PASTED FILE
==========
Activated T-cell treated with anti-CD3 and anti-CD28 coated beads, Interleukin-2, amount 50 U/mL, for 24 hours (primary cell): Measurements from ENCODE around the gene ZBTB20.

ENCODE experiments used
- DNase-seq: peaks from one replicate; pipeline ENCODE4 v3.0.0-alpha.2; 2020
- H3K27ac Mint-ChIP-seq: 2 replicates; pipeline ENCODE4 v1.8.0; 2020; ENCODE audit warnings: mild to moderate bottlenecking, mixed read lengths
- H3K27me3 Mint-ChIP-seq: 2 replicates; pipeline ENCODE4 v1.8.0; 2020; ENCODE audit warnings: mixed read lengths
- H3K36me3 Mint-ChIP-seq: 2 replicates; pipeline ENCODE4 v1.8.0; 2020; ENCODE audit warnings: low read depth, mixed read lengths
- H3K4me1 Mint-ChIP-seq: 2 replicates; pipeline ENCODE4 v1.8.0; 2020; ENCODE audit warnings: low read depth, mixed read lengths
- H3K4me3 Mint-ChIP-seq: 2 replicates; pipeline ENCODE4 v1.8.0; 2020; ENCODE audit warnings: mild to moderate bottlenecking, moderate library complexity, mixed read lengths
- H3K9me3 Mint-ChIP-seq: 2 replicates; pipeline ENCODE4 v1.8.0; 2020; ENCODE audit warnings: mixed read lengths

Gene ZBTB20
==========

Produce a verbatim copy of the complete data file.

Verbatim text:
Activated T-cell treated with anti-CD3 and anti-CD28 coated beads, Interleukin-2, amount 50 U/mL, for 24 hours (primary cell): Measurements from ENCODE around the gene ZBTB20.

ENCODE experiments used
- DNase-seq: peaks from one replicate; pipeline ENCODE4 v3.0.0-alpha.2; 2020
- H3K27ac Mint-ChIP-seq: 2 replicates; pipeline ENCODE4 v1.8.0; 2020; ENCODE audit warnings: mild to moderate bottlenecking, mixed read lengths
- H3K27me3 Mint-ChIP-seq: 2 replicates; pipeline ENCODE4 v1.8.0; 2020; ENCODE audit warnings: mixed read lengths
- H3K36me3 Mint-ChIP-seq: 2 replicates; pipeline ENCODE4 v1.8.0; 2020; ENCODE audit warnings: low read depth, mixed read lengths
- H3K4me1 Mint-ChIP-seq: 2 replicates; pipeline ENCODE4 v1.8.0; 2020; ENCODE audit warnings: low read depth, mixed read lengths
- H3K4me3 Mint-ChIP-seq: 2 replicates; pipeline ENCODE4 v1.8.0; 2020; ENCODE audit warnings: mild to moderate bottlenecking, moderate library complexity, mixed read lengths
- H3K9me3 Mint-ChIP-seq: 2 replicates; pipeline ENCODE4 v1.8.0; 2020; ENCODE audit warnings: mixed read lengths

Gene ZBTB20